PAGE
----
Coopers*must not recognize automobiles as part of a human agency for he audaciously dropped for the kill just a few feet away from where I had parked.
I had just pulled into the driveway of our home and shut off the engine. Dozens of birds filled the ground and feeders. My eye caught his oval shape high up in the cedar tree among the azaleas. I watched him. They did not know he was there. Maybe the flurries had given him cover. Maybe he had been waiting.
Extending and then slightly curving the ends of his wings, he dropped onto a junco, killed it with one thrust of his beak and then cloaked it, bringing his wings together to hide it and raising his head above to look over the land. I had not moved a muscle. What would the junco have thought? That some sharp, tearing clot of snow had fallen upon him? Nothing, probably. Those talons would have made for quick work.**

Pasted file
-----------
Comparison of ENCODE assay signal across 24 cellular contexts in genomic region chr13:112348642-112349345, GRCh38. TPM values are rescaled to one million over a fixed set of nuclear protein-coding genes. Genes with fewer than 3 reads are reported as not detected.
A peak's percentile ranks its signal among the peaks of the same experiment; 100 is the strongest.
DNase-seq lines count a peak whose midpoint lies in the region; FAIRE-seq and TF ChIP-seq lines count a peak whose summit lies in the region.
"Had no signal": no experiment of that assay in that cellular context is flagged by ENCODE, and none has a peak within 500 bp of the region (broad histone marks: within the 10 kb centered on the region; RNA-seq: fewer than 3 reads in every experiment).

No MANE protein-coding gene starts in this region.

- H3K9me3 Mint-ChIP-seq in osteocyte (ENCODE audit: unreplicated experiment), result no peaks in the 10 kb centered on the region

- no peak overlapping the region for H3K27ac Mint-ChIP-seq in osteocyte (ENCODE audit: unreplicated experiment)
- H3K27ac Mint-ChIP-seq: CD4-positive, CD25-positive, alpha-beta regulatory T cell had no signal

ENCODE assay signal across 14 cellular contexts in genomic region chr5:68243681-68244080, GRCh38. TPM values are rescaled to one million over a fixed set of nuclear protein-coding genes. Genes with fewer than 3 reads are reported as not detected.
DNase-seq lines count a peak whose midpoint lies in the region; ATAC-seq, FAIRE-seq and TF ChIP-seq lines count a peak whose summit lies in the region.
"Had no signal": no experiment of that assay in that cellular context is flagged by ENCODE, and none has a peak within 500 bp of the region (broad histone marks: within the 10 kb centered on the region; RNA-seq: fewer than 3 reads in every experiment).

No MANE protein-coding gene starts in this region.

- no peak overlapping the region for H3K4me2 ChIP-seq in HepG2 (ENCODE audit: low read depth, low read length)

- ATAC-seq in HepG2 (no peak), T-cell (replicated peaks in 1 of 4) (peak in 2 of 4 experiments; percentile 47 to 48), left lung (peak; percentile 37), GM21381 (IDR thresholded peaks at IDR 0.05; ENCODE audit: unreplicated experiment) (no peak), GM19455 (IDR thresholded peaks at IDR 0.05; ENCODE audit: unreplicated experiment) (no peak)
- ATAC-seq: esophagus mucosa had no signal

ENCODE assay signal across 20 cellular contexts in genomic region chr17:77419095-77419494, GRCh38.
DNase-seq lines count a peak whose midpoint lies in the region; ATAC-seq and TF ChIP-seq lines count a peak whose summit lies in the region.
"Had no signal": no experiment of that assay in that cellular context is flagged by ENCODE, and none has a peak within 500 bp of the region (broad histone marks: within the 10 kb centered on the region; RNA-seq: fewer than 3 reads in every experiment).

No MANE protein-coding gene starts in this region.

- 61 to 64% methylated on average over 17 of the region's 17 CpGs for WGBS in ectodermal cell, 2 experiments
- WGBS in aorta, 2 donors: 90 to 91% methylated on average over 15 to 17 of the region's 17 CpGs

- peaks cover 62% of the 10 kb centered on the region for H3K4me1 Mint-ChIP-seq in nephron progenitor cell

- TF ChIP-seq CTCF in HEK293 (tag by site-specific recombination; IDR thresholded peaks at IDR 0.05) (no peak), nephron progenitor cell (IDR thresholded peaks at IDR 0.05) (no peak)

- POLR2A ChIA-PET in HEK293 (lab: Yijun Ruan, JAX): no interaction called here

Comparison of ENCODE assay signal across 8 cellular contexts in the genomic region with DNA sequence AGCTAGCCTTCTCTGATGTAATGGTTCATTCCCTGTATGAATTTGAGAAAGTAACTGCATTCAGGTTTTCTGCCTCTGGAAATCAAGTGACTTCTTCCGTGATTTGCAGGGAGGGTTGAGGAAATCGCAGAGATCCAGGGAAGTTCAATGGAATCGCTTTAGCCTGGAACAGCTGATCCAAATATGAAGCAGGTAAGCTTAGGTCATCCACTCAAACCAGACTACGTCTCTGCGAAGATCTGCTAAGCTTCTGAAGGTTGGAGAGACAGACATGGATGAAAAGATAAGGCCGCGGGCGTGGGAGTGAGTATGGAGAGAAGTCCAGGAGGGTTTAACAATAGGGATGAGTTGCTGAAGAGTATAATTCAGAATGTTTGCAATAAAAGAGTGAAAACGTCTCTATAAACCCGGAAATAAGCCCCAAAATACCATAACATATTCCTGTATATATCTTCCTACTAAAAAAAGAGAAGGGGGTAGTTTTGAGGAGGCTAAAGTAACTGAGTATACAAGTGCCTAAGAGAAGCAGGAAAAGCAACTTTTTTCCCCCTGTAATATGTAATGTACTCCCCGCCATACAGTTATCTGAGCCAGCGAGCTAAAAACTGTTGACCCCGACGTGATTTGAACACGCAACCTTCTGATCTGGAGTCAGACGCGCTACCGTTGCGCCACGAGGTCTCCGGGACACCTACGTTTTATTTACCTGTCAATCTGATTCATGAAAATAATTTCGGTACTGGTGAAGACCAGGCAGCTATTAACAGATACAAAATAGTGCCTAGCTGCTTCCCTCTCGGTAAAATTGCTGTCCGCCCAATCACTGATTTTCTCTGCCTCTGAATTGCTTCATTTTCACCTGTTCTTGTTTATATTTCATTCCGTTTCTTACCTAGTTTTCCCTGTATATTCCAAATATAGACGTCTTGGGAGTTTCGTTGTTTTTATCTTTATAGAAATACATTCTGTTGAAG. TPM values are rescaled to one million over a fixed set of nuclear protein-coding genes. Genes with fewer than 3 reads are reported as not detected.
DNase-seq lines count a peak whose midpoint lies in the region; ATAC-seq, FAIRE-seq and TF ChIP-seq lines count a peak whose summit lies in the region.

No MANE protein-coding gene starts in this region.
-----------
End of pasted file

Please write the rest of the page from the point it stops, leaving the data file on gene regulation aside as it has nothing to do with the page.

He pitched up, the junco now a tangled web of feathers under him, and flew right past the passenger side window. For a splinter of time, he posed in the frame of the window, eyes forward, as intent as a javelin. My eyes followed him across the road and lost him in the tree line.